Watering trees, growing biennials and a great garden tour

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June 17, 2014
By: Meleah Maynard
Meleah Maynard

Until I became a gardener, I never realized how little rain actually reaches the ground beneath mature trees. When it rains, you figure that the ground is wet so you don’t need to water, right? Wrong. Even after a soaker that dumps 2 inches or more of rain, I’ve found that the soil around the base of a tree can be very dry because the bulk of the rainwater can’t get past all of those branches and leaves.

To keep trees healthy, you need to water them yourself and the general recommendation is about an inch of water per week. That’s not easy to estimate, so let me offer some more concrete ideas. For newly planted trees, fill a 5-gallon bucket with water and slowly pour it over the root area every three or 4 days from planting time until the ground freezes. For mature trees, it’s best to water until the top 6 to 8 inches of soil beneath the canopy is wet.

Soaker hoses are great for this purpose, but you can also use a regular hose on a slow trickle or a sprinkler on a low setting. You’ll just have to move the latter two options a few times over the course of three or four hours, depending on the size of the tree. To check the moisture level, use a tiling probe, which most garden centers carry, or a simple iron rod. You’ll be able to see whether the soil is wet or not after poking around for just a few minutes. It may be raining now, but if this summer goes like the last two or three, we’ll be dry and droughty soon and your trees are going to need you.   

Growing biennials 

Everyone’s always talking about perennials and annuals, but you don’t hear a lot about biennials. Maybe that’s because they complete their entire lifecycle in two growing seasons. That means that they live and die as follows: first year: leaves; second year: flower stalk, blooms and seeds; third year: dead. Run away! You say. I hear you, and I have lost many biennials that I’ve tried to grow over the years. But I’ve vowed to try to grow them again using a fairly easy-to-follow strategy that ensure your biennials behave more like perennials and come back from year to year.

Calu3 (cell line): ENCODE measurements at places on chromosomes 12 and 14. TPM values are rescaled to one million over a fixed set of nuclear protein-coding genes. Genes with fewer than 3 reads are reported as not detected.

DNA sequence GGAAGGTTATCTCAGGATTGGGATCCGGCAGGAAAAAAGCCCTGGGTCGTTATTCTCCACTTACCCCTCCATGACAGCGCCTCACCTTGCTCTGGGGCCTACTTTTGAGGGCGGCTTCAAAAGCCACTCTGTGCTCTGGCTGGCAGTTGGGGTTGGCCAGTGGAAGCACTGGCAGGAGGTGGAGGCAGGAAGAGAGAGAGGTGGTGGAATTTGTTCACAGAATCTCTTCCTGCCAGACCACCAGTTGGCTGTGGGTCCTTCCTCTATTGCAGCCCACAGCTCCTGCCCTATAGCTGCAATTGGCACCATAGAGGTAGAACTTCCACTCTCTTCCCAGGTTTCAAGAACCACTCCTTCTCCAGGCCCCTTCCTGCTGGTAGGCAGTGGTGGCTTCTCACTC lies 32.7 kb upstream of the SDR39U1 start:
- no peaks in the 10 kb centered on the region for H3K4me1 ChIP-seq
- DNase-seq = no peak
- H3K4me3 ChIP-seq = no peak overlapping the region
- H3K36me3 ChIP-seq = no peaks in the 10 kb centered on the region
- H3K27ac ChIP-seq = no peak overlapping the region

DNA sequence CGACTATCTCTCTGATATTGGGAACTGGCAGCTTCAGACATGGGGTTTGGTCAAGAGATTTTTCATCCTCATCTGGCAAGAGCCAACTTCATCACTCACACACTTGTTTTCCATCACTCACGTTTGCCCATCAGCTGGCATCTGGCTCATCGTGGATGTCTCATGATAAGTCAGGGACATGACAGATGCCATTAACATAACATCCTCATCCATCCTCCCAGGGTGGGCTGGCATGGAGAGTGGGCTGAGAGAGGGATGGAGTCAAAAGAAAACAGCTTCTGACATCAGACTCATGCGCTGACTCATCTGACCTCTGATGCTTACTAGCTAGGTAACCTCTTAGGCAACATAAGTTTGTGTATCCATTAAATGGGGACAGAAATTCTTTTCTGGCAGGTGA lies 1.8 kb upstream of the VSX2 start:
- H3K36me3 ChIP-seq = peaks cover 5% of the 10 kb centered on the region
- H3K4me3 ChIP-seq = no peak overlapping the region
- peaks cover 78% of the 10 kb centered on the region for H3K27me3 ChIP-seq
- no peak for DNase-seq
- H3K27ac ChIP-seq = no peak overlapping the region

No, I’m not a glutton for disappoint. Honesty, I just love delphiniums, Korean angelica, foxglove, Iceland poppies, sweet William and Forget-Me-Nots, and I’d like to keep them going in my gardens. I figure some of you might like to do the same, so here is what we’re going to do. For the first year, choose a few hardy biennials you like and either sow seeds or plant seedlings.

Once the plants have made it to the spring of their second year, sow more seeds or plant more seedlings near the first ones you planted. Soon, your second-year plants will be in bloom while the foliage on your first-year plants is getting started. In the fall, your second-year plants will go to seed, relieving you of reseeding duty. When spring comes, you will again have second-year plants blooming while newly seeded plants and growing their first flush of foliage. I’m on my second year with blue delphiniums in my garden, so wish me luck and I wish you luck too.

Garden tour in Northeast, Southeast and Longfellow 

It’s hard to believe because summer has been slow to start, but the Hennepin County Master Gardener Learning Garden Tour is just around the corner on Saturday, July 12. This year’s tour features eight gardens in the Northeast, Southeast and Longfellow neighborhoods of Minneapolis.

Learn more about the tour and purchase advance tickets for $15 here: hennepinmastergardeners.org/events/hcmg-learning-garden-tour/. Or you can buy tickets the day of the tour for $20 at any of the gardens, which will be listed on the website above the day of the tour. Master gardeners will be on hand to answer your gardening questions, and there will be lots of educational demonstrations too.

Get more gardening tips at Meleah’s blog: www.everydaygardener.com